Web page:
Washington (AFP) - Biden administration officials and oil industry executives huddled in Washington on Thursday to discuss potential steps to address runaway gasoline prices, and while both sides called the talks constructive, no concrete plans for relief emerged.
High prices at the pump are weighing on American consumers -- and damaging President Joe Biden's approval rating.
Heading into the gathering, Energy Secretary Jennifer Granholm said she hoped the meeting would result in refiners boosting gasoline supplies to lower prices for the summer vacation driving season.
Afterwards, the Energy Department said the talks had had a "productive focus on dissecting the current global problems of supply and refining," and promised "ongoing dialogue" to "alleviate the current supply and price challenges."
Similarly, the American Petroleum Institute and American Fuel & Petrochemical Manufacturers called the meeting a "constructive discussion about ways to address rising energy costs and create more certainty for global energy markets."
Chevron, Phillips 66 and Shell all released upbeat statements, with Shell US President Gretchen Watkins praising Granholm for setting a "collaborative tone" by noting that Shell and others had shifted some refining capacity to produce biofuels.
But no practical steps to immediately boost supply were revealed.
White House press secretary Karine Jean-Pierre called the gathering a "first step."
"Clearly we want to come up with solutions," Jean-Pierre told a press briefing. "There's going to be other steps to get there."
Biden and the oil industry have an uneasy relationship, in part over the White House's efforts to restrict drilling in some federal areas due to environmental concerns, and decisions like canceling the Keystone pipeline project on his first day in office.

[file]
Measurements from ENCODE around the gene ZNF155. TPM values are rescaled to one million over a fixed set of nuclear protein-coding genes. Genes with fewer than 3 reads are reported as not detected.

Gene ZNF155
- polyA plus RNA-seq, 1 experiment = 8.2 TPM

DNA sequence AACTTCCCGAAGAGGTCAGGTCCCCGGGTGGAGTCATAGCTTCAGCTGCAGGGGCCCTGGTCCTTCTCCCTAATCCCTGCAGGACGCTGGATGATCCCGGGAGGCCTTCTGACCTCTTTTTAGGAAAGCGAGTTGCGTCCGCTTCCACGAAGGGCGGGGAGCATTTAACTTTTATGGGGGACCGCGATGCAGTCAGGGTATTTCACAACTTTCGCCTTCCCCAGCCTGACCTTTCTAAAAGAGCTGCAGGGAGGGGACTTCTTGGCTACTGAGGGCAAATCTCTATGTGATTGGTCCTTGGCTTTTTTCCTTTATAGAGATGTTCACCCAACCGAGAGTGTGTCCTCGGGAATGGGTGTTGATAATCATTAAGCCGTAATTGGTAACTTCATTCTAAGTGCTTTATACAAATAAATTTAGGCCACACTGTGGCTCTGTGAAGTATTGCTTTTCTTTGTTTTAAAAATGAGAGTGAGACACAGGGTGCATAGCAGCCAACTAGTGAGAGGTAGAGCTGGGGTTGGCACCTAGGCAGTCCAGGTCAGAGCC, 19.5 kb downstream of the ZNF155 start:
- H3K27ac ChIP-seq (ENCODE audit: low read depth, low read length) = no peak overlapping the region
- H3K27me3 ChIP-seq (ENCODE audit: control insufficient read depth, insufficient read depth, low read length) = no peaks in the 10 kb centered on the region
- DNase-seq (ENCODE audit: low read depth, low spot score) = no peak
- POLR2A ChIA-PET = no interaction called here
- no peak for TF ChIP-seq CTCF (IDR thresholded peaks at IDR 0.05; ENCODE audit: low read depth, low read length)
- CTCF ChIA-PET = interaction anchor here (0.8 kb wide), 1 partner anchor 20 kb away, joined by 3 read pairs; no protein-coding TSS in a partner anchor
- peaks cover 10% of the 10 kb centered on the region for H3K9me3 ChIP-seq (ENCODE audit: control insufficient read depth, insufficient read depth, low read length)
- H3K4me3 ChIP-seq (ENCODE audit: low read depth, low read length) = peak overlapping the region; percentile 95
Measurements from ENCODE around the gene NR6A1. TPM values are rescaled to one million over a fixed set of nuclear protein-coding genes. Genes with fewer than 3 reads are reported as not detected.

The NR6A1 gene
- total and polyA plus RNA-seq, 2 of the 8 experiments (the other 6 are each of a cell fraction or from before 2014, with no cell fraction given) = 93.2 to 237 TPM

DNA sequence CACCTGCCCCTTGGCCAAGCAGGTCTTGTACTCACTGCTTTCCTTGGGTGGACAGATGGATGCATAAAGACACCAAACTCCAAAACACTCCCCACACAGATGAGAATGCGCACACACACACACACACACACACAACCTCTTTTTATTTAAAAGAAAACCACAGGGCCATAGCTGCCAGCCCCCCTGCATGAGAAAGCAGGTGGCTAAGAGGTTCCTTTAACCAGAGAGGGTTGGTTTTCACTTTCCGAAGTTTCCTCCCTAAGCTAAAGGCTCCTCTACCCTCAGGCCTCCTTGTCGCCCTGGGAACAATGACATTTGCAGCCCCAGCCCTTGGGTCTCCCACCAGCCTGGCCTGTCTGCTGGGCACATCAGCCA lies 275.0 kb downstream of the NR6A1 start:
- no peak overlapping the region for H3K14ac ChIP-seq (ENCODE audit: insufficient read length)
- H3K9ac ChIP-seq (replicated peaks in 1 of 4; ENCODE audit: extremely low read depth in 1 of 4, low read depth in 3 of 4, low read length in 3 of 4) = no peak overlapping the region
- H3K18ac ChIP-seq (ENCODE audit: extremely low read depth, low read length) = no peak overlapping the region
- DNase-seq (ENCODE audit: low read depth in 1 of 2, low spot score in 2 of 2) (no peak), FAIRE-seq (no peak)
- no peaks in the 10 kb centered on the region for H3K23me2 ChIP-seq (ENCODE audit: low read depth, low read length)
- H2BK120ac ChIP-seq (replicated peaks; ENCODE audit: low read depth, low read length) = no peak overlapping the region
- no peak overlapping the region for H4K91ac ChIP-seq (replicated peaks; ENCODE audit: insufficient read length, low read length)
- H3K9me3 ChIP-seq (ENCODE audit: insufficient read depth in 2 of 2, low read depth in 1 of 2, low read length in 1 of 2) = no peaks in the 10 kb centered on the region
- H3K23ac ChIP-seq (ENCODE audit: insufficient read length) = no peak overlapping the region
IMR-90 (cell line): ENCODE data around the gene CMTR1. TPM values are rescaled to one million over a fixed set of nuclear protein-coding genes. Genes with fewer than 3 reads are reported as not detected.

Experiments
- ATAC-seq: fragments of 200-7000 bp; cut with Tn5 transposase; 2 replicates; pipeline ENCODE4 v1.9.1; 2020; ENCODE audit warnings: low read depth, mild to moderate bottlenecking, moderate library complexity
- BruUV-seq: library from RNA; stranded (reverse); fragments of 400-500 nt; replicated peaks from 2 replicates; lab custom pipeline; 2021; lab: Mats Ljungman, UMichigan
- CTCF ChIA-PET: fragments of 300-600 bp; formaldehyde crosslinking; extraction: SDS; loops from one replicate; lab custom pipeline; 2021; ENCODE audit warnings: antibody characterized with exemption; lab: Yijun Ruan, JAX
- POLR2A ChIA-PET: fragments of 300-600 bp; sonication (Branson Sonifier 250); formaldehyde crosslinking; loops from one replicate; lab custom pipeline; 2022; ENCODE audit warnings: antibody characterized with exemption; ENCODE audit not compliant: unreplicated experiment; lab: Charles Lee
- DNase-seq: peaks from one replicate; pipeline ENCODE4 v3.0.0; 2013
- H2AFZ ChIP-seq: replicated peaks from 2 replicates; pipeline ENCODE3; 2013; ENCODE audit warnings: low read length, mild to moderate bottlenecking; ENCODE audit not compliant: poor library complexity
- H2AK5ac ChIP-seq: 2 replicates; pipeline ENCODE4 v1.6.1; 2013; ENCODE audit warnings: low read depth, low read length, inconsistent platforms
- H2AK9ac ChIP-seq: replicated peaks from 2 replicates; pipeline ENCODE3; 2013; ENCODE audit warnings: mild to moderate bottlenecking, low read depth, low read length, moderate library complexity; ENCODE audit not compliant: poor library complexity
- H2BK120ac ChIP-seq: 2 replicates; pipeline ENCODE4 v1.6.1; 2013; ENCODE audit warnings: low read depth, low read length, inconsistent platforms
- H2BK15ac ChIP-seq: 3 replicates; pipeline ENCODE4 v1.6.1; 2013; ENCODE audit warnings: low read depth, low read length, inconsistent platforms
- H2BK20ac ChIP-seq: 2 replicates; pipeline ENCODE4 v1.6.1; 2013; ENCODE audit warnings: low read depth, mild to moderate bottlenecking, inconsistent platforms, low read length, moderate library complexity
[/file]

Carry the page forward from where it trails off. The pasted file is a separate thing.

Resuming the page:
The US president has also blasted industry leaders in recent days over skyrocketing profits and their reluctance to boost capital spending.
Industry leaders released a letter to Biden ahead of Thursday's meeting that alluded to his upcoming trip to Saudi Arabia, urging him to visit US refineries and other industry sites to understand the potential for "American-made energy solutions."
But with Biden's approval ratings plunging due to soaring inflation, the president has turned to the industry for relief.
Gasoline prices currently stand at $4.94 a gallon, a bit below all-time highs, but up more than 60 percent from the year-ago level.
In a letter earlier this month to oil giants, Biden said high fuel prices were a key factor in the "intense financial pain the American people and their families are bearing."
He urged ExxonMobil, Chevron and other industry players to "provide concrete, near-term solutions that address the crisis."
In response, Chevron Chief Executive Mike Wirth pledged to work with the administration, but faulted Biden's comments that "at times vilify" the industry -- drawing a Biden quip that Wirth was being "mildly sensitive."
The price surge follows Russia's invasion of Ukraine, which exacerbated an already tight energy supply situation, sending crude oil prices sharply higher.
The rise in prices also reflects the diminished state of refining capacity after the industry mothballed some plants during Covid-19 lockdowns, and did not reopen them amid uncertain long-term growth prospects with the buildup of electric vehicles.
Biden's policy thus far has centered on a huge increase in crude oil from the Strategic Petroleum Reserve.
On Wednesday, the US president proposed a temporary fuel tax break, a measure that received a lukewarm reception on Capitol Hill.
For energy specialist Andrew Lebow of the Commodity Research Group consultancy, "there is very little refiners can do at this point."
"If they could produce more, certainly they would be given that the margins are incredible," he said.
On Wednesday, Granholm acknowledged that building new refineries could not be done overnight, but said the administration wanted answers about plants that had been taken offline.
She also wanted to talk about supply chain issues, questioning if the industry could help on that front.
Kevin Book, head of research at Clearview Energy Partners, said there were areas where the government could provide aid, such as facilitating procurement of truck drivers and sand for fracking.
Adopting a broadly constructive tone on regulation could also boost investment, he said.